Last week in Part 1, we read about the horrendous freak accident that author and blogger Debbie Norman had while out walking her two dogs on a cold winter day. It should be mentioned here that Debbie has a rare autoimmune affliction that renders her very weak, especially when she is already tired. She was pretty sure she couldn’t reach her house or her parents’ house nearby, so she aimed for getting back to her SUV and honking the horn until help came. We continue the story below.
My hero dog (Part 2)
As I crawled, my leg flopped and the pain was excruciating. CoCo stayed by my side the entire time. The further I crawled, the harder it got to crawl. I was so cold. I had never been so cold in my life.
Finally, after what felt like forever, I made it to our SUV. I breathed a sigh of relief, then I reached for the door handle. I couldn’t reach it. I tried and tried with everything I had in me, but no matter what I did, between my leg injury and my back and shoulder injury, I could not reach that door handle. I exhausted myself even more, trying. It was pointless, I couldn’t do it.
I thought, “What now?”
I knew I couldn’t make it to Mom and Dad’s house. No one could hear me screaming. And I was rapidly getting far too cold. My entire body felt stiff. I collapsed on the ground and almost gave up. Thoughts entered my mind like, “No one will hear you. Chuck will be asleep for hours. Your Mom won’t even look for you until tonight when she brings the kids home. Then your kids will see you frozen to death in the driveway.” Well, that last thought was motivation enough to keep going. I had babies, and I had to find a way to make myself keep crawling. CoCo nudged me with her nose, as if to say, “You can do it, keep going!”
I knew I had to go for [our] house, it was the closest thing to me, and my only chance. I had no clue what I was going to do when I got there. I knew if I couldn’t reach the SUV handle, I wouldn’t be able to get up the stairs and reach the door handle either. But I remembered our outside broom, that we use to sweep the sidewalk. And my plan was to try to make it to the glass door, grab the broom and hit the glass door with the broom, in the hopes the noise might wake my husband upstairs. I knew it was a long shot, because I didn’t feel like I could crawl another inch. But it was all I could think to do.
By now, my leg had swollen to the point where I couldn’t feel my foot, and my leg was no longer flopping around as much. Which was actually a blessing. Trying to crawl while dragging a flopping leg behind you, grinding broken bones in the process, was awful. Being swollen was a good thing. Because I could crawl, without it moving so much.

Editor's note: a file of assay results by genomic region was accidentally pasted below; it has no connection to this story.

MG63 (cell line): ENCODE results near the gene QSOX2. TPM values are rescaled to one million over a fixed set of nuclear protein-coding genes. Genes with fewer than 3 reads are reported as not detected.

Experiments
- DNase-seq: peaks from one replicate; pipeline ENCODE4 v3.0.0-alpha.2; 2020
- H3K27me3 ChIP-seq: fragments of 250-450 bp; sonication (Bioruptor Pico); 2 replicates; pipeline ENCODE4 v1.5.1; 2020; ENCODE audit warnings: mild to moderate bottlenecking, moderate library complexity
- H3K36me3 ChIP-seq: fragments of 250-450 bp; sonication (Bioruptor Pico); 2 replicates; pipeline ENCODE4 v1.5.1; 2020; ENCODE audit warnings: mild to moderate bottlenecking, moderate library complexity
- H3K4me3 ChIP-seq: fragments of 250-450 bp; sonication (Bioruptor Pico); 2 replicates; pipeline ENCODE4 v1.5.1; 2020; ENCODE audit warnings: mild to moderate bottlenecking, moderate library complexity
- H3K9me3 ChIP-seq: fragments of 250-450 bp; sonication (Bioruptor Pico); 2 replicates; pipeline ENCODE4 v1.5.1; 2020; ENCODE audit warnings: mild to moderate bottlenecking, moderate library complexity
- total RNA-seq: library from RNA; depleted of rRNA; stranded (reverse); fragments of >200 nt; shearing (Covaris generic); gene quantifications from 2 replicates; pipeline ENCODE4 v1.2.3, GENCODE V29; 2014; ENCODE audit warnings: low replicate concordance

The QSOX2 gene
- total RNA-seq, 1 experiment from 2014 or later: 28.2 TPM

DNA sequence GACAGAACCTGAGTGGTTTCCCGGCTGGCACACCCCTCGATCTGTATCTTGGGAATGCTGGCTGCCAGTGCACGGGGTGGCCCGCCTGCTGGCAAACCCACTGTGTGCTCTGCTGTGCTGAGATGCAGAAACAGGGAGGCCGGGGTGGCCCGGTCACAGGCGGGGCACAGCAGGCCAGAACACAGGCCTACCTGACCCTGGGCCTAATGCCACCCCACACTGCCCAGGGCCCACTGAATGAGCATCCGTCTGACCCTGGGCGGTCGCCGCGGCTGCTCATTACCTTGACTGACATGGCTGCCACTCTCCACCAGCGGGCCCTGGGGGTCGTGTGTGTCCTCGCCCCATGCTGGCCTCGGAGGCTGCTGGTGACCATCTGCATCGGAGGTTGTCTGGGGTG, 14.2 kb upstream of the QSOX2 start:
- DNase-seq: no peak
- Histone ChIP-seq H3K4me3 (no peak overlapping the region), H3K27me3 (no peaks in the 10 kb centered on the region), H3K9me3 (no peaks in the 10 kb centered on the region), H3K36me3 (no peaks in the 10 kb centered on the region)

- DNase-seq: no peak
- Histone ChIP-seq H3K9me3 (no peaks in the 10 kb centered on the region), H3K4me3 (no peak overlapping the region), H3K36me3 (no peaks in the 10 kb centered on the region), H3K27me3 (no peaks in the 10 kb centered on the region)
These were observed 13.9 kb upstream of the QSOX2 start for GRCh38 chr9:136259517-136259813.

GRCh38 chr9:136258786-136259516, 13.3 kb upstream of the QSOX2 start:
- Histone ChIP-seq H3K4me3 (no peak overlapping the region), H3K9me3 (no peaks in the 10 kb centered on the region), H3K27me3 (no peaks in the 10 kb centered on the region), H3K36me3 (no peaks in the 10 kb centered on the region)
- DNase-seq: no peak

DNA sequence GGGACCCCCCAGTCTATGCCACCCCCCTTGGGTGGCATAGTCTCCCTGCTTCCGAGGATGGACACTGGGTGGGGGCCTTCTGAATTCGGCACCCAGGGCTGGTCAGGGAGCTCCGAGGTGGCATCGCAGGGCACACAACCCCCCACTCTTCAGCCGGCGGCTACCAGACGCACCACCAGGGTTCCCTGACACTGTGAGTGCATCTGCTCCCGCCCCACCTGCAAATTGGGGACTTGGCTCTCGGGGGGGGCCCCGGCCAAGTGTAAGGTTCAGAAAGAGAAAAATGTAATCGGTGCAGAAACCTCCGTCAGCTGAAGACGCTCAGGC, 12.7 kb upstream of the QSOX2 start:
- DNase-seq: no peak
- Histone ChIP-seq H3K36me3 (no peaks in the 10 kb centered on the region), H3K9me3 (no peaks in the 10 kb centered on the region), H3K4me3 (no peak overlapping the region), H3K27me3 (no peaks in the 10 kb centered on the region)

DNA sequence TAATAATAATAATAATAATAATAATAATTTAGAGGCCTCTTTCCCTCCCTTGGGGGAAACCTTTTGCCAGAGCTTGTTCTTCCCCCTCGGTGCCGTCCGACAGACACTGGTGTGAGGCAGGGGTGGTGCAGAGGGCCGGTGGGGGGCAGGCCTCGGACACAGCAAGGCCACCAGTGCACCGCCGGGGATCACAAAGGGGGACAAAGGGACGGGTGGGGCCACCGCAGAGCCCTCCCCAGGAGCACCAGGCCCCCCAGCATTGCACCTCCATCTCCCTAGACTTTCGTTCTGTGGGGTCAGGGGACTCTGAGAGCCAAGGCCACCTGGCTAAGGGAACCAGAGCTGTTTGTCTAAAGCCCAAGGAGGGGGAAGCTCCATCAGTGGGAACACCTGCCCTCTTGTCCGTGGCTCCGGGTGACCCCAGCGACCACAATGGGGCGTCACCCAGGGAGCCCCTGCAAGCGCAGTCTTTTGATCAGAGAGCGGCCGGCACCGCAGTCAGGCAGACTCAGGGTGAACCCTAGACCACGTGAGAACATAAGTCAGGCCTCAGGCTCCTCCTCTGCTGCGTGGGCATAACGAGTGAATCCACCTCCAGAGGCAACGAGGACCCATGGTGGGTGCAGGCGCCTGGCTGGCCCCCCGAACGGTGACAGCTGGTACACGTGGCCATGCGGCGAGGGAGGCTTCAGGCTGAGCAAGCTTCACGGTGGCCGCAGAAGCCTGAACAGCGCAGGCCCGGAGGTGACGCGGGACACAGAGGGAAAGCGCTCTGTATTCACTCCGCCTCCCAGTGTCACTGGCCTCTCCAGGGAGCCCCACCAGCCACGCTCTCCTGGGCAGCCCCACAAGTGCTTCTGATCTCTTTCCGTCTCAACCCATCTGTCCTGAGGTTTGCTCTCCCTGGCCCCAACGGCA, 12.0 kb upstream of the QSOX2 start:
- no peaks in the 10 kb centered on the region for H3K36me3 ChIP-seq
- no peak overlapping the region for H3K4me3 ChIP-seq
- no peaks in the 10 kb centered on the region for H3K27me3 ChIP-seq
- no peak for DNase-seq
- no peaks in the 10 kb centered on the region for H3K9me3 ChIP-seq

Unfortunately, the cold was getting to me and my blood pressure was dropping. Even though it’s not all that far from where my vehicle was to the house, it might as well have been miles. Every movement took so much effort. I was flirting with blacking out. My vision went black many, many times. I would move one leg, or arm, then have to rest. So the progress was extremely slow. I would almost pass out, my head would bob down, and everything would start to go black. Then CoCo would rush in, under my face, forcing her muzzle between my face and the ground and she would ferociously lick my nose.
Yes, I said ferociously. The funny thing about this, is that Coco was never a dog to lick people. Ever. She just didn’t do it. But that day, every time I started to pass out, and the world started turning black, she would go after my nose like crazy. I would swat at my nose and it would keep me alert. I remember saying, “Stop it, CoCo. Stop it.” And she would stop, as long as I kept making progress. But the minute I would start to pass out again, she’d dive in after my nose again.
Not to be gross, but just to demonstrate the lengths she went to, to keep me conscious, the worse I got, she actually curled her tongue and put it IN my nose. It was so gross and tickled so bad. But it kept me awake.
I would say, “What are you doing, CoCo?” and I would swat at my nose. At the time, I was in too much pain to understand that she was trying to help me and keep me conscious. She would just wag her tail and stare at me like keep going, keep going. She went along with me walking backwards, facing me, as I crawled forward.
It took forever because of my slow progress. All along the way, I tried to call for help when I could, and I prayed to God that he would wake up my husband, so that he would hear me.
I remember seeing CoCo’s tiny, skinny legs shaking in the cold and I thought, “Oh man, you need to get inside, too.” I was scared for us both.
Has your pet ever done something kind or heroic?
What actions did s/he take and what was the result?
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(Next week watch for the last instalment of
“My Hero Dog – with Dorky Deb – Part 3”)
Column and introductory text copyright
© 2013 by Sandra Bell Kirchman
MY HERO DOG title, content and pictures
copyright © 2013 by Debbie Norman
All rights reserved by the respective authors.
(Volume 14.5-2, May 10, 2014)